All Day: A Year of Love and Survival Teaching Incarcerated Kids at Rikers Island by Liza Jessie Peterson

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I picked this book up as part of a buddy read on #bookstagram. A buddy read is basically a one off book club, you all read the book and then discuss it (through video chat). All Day was the third book I’ve read with this group, and was our first miss, but it led to some great conversations. Before I dive in here is a little more about All Day.

 

Told with equal parts raw honesty and unbridled compassion, ALL DAY recounts a year in Liza Jessie Peterson’s classroom at Island Academy, the high school for inmates detained at New York City’s Rikers Island. A poet and actress who had done occasional workshops at the correctional facility, Peterson was ill-prepared for a full-time stint teaching in the GED program for the incarcerated youths. For the first time faced with full days teaching the rambunctious, hyper, and fragile adolescent inmates, “Ms. P” comes to understand the essence of her predominantly Black and Latino students as she attempts not only to educate them, but to instill them with a sense of self-worth long stripped from their lives.

All Day was a total miss. A book about incarcerated juveniles at Rikers Island and their teacher sounds like it would be a gripping and compelling narrative, Peterson, however, does not deliver. The book is mostly focused on Peterson and her thoughts and struggles, though she never gets vulnerable enough for us to fully see her. She puts up the front of a tough woman, but we never get to see her softer side. She barely shares with us information about her students and their lives and how they got to Rikers (however the few moments she does are great). Peterson mistakes the readers interest in what it is like to be a teacher at a jail, for what its like to be her. I did not care about her as the star of this story, I wanted to know about the boys, their lives, their struggles, and the battles they fight daily to survive. I felt most connected to the book when the boys were centered.

The writing is not great. The style is very casual, using a lot of slang. Peterson is making a point to her reader, that she is in fact a Black woman. Something that no one questions. She has insecurities around her own control and status, and they come across through out the book, both expressly and through inference. The book goes on too long and Peterson loses focus, drifting from subject to subject without any real points to be made. She retells the same stories over and over and tries to turn this book into a sort of comedy, relaying jokes and quippy interchanges between her and her students. Most of this is not funny, and makes little sense in the context of the book.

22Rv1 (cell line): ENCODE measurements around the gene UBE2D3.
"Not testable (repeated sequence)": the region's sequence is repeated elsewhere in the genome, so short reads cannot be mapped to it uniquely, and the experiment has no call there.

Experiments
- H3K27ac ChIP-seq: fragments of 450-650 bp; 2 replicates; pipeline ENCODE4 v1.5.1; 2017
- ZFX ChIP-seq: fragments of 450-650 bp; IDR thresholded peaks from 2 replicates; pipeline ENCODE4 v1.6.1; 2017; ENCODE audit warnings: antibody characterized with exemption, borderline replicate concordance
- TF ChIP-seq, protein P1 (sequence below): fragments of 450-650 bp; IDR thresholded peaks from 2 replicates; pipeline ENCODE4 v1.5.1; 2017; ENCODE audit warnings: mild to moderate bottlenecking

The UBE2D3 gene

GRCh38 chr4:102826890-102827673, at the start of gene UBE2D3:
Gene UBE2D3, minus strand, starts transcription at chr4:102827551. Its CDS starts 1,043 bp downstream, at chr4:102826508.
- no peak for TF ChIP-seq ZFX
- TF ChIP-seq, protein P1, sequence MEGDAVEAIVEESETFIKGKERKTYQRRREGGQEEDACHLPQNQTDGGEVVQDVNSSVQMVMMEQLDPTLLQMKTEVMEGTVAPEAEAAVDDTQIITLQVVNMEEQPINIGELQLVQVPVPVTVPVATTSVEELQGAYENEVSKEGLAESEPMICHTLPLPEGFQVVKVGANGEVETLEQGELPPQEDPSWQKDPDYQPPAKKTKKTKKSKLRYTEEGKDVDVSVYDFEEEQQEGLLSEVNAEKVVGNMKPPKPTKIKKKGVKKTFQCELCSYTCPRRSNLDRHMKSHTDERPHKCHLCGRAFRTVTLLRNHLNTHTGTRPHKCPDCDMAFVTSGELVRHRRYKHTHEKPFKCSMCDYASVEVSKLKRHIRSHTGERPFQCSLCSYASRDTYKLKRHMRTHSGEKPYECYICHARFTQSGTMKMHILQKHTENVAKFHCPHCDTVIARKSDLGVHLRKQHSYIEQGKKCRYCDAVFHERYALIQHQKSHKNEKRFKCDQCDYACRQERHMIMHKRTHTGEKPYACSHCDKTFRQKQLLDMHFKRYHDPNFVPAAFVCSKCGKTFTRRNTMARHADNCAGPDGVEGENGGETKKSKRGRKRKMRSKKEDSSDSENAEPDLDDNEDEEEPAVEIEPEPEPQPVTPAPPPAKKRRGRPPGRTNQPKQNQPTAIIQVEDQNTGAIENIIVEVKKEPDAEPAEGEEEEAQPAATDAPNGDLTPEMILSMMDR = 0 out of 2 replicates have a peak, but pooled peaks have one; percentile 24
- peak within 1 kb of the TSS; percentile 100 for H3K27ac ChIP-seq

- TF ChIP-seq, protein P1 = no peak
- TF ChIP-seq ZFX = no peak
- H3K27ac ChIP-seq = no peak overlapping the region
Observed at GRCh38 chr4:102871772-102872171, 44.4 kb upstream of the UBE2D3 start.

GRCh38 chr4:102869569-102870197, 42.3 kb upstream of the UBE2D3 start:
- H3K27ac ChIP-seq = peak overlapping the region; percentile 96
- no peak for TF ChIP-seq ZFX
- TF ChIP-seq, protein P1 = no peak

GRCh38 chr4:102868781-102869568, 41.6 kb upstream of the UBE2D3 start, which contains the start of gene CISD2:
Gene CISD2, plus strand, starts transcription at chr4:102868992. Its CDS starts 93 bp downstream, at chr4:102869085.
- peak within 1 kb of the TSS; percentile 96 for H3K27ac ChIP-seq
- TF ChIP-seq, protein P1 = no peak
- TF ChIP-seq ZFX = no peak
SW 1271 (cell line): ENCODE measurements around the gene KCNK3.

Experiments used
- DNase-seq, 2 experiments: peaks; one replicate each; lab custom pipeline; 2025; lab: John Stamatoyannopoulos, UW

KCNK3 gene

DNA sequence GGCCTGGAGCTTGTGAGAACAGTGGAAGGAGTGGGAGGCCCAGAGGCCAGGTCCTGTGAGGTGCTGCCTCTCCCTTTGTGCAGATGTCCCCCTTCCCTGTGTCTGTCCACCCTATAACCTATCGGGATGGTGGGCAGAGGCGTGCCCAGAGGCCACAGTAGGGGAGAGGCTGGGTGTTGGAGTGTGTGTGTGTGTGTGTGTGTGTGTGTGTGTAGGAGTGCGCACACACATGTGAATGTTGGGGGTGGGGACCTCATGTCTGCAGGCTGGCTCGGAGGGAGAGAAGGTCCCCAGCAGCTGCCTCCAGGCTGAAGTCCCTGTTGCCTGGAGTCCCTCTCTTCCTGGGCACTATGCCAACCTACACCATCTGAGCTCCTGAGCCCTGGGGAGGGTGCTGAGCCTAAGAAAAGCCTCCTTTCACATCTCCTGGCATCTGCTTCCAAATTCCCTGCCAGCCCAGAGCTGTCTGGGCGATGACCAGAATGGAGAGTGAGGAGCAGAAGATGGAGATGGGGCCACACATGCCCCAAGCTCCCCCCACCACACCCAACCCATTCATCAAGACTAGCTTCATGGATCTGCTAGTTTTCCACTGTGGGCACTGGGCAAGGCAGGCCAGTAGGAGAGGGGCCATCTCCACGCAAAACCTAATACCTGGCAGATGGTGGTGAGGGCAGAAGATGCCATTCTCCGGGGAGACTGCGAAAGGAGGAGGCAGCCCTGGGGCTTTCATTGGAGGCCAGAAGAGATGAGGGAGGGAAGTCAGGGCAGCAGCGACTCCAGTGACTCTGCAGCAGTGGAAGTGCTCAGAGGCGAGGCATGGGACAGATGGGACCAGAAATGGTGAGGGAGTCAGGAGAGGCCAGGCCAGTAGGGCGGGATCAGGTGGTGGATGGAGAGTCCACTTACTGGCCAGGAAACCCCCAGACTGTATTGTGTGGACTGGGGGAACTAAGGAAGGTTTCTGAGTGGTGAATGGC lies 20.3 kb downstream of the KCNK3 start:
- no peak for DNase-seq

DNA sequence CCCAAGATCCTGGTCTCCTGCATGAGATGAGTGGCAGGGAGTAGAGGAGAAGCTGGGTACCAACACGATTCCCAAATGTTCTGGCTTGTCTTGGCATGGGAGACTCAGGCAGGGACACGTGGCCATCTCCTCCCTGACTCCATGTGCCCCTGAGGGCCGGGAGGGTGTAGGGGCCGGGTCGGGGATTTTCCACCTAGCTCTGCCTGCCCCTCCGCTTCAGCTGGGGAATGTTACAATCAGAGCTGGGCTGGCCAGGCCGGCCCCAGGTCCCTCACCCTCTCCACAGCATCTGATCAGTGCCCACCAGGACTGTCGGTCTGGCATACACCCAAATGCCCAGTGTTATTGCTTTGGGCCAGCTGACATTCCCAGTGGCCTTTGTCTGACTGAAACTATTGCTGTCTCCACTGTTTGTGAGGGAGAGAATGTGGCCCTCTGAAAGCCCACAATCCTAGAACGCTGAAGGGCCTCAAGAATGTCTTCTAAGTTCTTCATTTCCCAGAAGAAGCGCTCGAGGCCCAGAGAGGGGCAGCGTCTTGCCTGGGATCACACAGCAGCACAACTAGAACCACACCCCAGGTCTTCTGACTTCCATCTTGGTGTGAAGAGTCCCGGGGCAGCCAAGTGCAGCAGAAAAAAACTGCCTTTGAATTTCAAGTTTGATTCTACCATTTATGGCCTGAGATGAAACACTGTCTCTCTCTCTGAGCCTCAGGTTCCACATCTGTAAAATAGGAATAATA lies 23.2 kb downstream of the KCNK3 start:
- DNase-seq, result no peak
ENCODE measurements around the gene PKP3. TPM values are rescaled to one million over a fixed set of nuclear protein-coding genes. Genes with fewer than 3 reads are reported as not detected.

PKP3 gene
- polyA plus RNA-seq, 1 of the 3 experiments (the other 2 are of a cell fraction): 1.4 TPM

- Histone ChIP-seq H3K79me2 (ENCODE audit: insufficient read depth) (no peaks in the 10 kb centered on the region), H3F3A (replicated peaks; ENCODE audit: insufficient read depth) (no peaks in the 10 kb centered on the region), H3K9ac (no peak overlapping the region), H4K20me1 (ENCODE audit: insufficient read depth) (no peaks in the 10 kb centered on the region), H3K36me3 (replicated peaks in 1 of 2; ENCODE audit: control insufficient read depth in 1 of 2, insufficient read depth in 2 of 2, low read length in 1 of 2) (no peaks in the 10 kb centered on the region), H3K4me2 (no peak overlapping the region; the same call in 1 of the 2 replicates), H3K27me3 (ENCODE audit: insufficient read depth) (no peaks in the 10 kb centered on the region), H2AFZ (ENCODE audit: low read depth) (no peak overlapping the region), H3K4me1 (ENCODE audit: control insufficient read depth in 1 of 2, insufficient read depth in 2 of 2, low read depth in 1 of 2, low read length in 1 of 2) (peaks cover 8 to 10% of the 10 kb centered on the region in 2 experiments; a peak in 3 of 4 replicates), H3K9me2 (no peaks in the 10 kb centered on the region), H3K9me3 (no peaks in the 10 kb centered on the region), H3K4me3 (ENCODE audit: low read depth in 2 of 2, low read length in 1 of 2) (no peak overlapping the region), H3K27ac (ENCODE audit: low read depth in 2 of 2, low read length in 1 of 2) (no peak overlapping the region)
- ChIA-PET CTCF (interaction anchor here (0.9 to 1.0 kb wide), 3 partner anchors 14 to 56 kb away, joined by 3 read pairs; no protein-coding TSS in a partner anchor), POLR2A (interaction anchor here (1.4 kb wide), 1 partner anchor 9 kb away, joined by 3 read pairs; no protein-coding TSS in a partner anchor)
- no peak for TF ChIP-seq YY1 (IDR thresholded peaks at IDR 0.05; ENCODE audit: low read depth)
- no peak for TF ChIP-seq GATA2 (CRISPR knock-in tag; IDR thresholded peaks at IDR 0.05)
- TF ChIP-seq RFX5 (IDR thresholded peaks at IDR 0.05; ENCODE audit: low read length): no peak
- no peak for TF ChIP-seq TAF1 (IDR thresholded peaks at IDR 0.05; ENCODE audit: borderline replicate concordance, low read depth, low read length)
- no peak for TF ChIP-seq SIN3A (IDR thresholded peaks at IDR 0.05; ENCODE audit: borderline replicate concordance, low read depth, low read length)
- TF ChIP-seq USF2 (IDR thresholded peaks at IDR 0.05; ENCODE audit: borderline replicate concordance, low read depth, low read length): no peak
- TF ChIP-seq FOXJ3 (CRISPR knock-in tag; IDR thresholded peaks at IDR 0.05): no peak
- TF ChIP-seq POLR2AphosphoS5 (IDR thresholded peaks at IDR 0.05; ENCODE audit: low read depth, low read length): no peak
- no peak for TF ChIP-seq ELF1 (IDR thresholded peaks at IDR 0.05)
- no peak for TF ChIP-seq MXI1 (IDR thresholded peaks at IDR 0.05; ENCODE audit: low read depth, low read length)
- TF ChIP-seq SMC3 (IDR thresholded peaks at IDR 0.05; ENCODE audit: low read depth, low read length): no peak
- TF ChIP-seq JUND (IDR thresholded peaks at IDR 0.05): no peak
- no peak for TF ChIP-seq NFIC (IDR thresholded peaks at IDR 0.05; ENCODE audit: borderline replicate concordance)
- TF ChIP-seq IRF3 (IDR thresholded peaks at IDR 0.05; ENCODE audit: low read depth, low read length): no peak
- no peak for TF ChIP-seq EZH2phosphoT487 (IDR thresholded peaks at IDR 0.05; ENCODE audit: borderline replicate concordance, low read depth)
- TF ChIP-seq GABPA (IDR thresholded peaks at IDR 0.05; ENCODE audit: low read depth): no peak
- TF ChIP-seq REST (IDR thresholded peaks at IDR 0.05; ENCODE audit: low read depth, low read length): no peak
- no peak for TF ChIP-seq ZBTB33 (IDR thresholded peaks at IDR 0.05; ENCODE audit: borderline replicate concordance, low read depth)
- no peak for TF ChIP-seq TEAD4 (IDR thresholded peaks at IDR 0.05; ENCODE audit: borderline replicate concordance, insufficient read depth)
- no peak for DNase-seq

Peterson herself traffics in prejudices throughout the book. While she doesn’t say it expressly, the way she talks about the boys who come from single parent homes, how she dismisses their learning disabilities, and the words she uses to describe them are problematic and damaging. There is very little empathy toward them and their situation. She perpetuates stereotypes about Black and Latino youths, and even allows her own intuitions to be bases for condemnation. All Day was published by a very conservative publisher (Center Street), and this anti-Black lean allowed the publisher to get credit for a Black narrative by a Black female author, and still push forward damaging ideas about Black and Brown youth to their audiences.

I would not recommend you read this book. There is much better content (books, films, and TV) that captures the experiences of life as an incarcerated youth, and that of the people who work with them. All Day is self serving and has a conservative lean that is troubling and damaging.

  • Hardcover: 256 pages